Toyota Tacoma Truck
Wooden Bed and Crane.
A reliable truck with modifications for the man
who wants his truck to do Everything!
Well, in the course of building the wall I destroyed my truck bed.
At first I thought I would go to a "parts recycling" business and get a
used one. They wanted a thousand dollars.
Right. Plan B.
So I decided to build my own. Iron? Too heavy. Aluminum? Too
expensive, hard to weld. Wood? Why not?
So I took off the old bed and bought a couple 4X4's and a bunch of
1X5/8's. Relatively cheap, easy to work with and not to heavy.
Between the wood and hardware I dropped about $300.00
But it was well worth it since I built into this new bed some really cool
Here is the bed with the sides up. I stained the wood
with stain/polyurithane. One board that I replaced (top
of tailgate) is the natural color. The wood is pressure
Here it is with the sides and tailgate down. The
sides can be left down and the truck can still be
driven. This gives it the flexibility to be a truck with
a bed and a flatbed.
I wanted the tool box to come off quickly. So I
attached it with turnbuckles. They work, but tend to
loosen up over time...
I used off the shelf LED trailer lights for the break
light and turn signal. I wanted great reverse lights
so I used small fog lights (fuse change required).
Schematics can be found online.
The block of wood on the back of the tailgate rests
on the bumper when the tailgate is lowered.
The latches are from Northerntool.com. See Safety
Latches. Very heavy duty, very easy to use. I had to
modify them a bit since the flat piece to the right was
originally bent 90 degrees. I flattened it.
This is where I made the big mistake. I used 4X4's to be
the base of the bed. I used bolts in the same holes
where the original bed bolts were. The problem is the
bed is two low. When fully weighted down, the wheels
hit the bed. I plan to change the 4X4's to 4X6's. I also
plan to put these on:
I used 3/4 inch rods and angle iron to secure the Crane
around the frame.
For the base of the crane used iron plate. The crane
itself was nutted below and above the crane base.
This allows me to take the crane off by taking off the
top nuts. I purchased the crane from
The crane base in this picture is on backward. I welded
the washers on the side of the crane to attach nylon
ratchet come-alongs. I also attached a bolt to the very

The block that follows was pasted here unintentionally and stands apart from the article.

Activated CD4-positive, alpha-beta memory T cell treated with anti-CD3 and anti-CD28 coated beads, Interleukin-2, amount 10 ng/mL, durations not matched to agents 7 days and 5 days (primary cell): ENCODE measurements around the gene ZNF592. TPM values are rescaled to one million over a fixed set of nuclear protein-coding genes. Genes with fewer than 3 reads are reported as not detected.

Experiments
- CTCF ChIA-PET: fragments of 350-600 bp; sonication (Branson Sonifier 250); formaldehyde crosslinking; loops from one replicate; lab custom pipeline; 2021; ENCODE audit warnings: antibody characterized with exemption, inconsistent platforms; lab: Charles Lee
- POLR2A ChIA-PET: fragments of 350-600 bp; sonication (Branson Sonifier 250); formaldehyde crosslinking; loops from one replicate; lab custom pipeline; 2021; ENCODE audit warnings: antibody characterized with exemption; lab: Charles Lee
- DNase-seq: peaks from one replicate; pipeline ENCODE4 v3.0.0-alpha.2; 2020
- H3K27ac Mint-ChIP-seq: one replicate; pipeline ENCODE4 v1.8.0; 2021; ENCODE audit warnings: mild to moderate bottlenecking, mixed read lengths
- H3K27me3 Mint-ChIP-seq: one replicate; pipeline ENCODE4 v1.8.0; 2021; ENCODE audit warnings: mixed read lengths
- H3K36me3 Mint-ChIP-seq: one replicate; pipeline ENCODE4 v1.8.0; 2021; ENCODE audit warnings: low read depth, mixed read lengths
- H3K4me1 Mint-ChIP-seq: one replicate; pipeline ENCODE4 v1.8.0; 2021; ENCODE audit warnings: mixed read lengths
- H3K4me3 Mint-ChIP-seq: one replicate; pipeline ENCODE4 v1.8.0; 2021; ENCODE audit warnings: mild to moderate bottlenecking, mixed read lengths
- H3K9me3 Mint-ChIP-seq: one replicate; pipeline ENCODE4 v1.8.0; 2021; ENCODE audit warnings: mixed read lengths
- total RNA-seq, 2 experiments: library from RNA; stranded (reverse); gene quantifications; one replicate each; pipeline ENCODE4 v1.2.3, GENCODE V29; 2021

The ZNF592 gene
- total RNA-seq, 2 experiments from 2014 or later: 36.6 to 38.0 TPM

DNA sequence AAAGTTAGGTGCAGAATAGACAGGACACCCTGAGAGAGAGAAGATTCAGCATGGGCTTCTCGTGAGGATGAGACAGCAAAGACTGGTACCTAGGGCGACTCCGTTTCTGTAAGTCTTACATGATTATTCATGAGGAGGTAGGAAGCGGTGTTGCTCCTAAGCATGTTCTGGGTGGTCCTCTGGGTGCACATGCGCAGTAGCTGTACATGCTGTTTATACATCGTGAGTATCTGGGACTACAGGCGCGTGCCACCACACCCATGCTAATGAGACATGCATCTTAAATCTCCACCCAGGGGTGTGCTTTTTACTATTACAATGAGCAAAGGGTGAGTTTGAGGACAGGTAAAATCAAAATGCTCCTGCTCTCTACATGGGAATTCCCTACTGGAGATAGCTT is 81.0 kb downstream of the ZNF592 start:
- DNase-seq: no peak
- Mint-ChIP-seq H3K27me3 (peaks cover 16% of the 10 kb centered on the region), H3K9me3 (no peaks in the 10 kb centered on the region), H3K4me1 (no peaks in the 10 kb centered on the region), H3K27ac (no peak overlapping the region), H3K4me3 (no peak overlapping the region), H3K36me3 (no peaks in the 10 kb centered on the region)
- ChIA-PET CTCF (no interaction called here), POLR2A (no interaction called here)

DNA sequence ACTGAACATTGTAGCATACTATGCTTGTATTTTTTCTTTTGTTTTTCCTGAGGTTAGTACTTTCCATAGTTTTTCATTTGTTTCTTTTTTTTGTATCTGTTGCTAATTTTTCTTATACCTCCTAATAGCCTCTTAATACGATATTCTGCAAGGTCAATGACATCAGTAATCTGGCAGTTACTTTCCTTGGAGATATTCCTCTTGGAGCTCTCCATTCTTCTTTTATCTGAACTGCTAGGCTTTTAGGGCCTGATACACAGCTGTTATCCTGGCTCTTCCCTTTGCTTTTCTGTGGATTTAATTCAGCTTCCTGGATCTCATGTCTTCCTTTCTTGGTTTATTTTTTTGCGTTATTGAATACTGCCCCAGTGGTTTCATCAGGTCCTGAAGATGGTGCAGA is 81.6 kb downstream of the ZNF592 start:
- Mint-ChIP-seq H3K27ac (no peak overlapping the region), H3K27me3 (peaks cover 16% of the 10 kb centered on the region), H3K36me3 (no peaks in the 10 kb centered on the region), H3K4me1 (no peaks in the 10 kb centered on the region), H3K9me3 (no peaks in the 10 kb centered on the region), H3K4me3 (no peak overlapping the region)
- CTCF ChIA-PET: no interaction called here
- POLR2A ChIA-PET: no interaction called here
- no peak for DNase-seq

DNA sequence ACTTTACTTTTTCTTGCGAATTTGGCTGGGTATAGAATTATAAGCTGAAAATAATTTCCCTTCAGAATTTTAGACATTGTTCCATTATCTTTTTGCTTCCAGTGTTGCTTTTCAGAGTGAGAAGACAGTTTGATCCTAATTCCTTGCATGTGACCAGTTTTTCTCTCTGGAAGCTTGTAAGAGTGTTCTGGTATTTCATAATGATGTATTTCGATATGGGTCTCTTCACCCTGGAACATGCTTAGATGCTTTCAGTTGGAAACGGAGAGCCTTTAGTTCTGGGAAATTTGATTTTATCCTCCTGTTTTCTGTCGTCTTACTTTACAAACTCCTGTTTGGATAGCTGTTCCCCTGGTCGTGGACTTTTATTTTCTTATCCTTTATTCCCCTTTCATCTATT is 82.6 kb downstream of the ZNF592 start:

top for the same purposes. This keeps the crane
straight up when under load. I also attached a piece of
pipe to the side to put a bar in to turn the crane when
loaded. The cable winch shown is a replacement. The
first one lasted a day....
I wanted a full rack for my truck. I just wanted it so I
could pull it off. Seen here is the base for the rear
rack piece. It is the same size as the front, it slides
into the piece here and is pinned. I have two pieces
that slide on the top of the front and back racks to
connect them. I used off the shelf 11/4 pipe from
Lowes. No cutting. To give it strength under heavy
loads I use Nylon Come-alongs. I attach the front
rack to the rear hooks and the back rack to the front
Since I am going to change the 4X4's to 4X6's to raise
the bed two inches I will have to redo all of this. But I
thought I would put this up to give ideas. I cut holes to
let the fuel cap and pipes to sit naturally and allow
access to it when the sides are up. The protective
cover is the top of a mailbox.
Notice the 2X4 holder on the inside of the sideboard.
There are four of them and they allow me to slide in a
sideboard extension (two feet) to allow me to carry
much more stuff. Like wood.
This picture is of the hinge and the mud-flap. The
hinge is hardware store bought. I cut one end and
then used a 1/2 by 6 inch lag bolt to secure it.
The mud-flap is from Northerntool.com. Very cheap.
Here is the stone pickup tool I have built. It was originally a log puller with pointed tips that I
bought from Northertool.com. Cheap.
I than cut the tips off and welded angle iron onto it to "cradle" the stones. The heavier the stone
the harder the tool grabs.
I just run the cable from the crane through the ring and then attach the hook back onto the
cable. The hook has a small piece to keep the cable from coming out after attached. Bought that
at Home Depot.
Here is the truck with tool box out, side boards in and
carrying a load of wood. I have toyed with the idea of
adding a rear side board, but at this point I am happy with
the load it carries and if I put a rear side board in there will
be more weigh to the rear.
I get a certain amount of crap for the way my truck
looks. What people do not understand is the truck
is; modular; and built to get things done.
This pic shows probably the largest stone size I can
carry. Due to the weight, I have all of the straps on
for support. The yellow one goes around the bed
and to the frame.
Update: I have found with my new air bag
suspension, and by attaching cargo straps to the
top of the lift to both sides of my frame, I can lift even
bigger stones than this one.
Very carefully ........
Try this with your pretty Furd or Cheby! Bitches.
Here is a fellow who looked at my site and put his own twist on the bed. Notice he used the 4X6's
to give him the space he needs for suspension movement. Where I actually lost a foot of bed (I
wanted the tailgate to rest on the bumper) he seems to have increased his. I think his way may be
better. Longer bed and protection of tail lights.
I finally broke down and purchased a air suspension for $250 online. It has been the best purchase I
have made in a while. At 30 PSI I can carry over one ton (2000 pounds). It has made the truck ride
right and now I do not have to change the 4X4's to 4X6's to avoid wheel rub.
Having had the air suspension, I can say it is far superior than a mechanical one. All you guys with
your big expensive pick ups are getting sold a second rate suspension by the auto manufacturers.
Here is another fellow who has made us all look bad:). His bed is the best so far: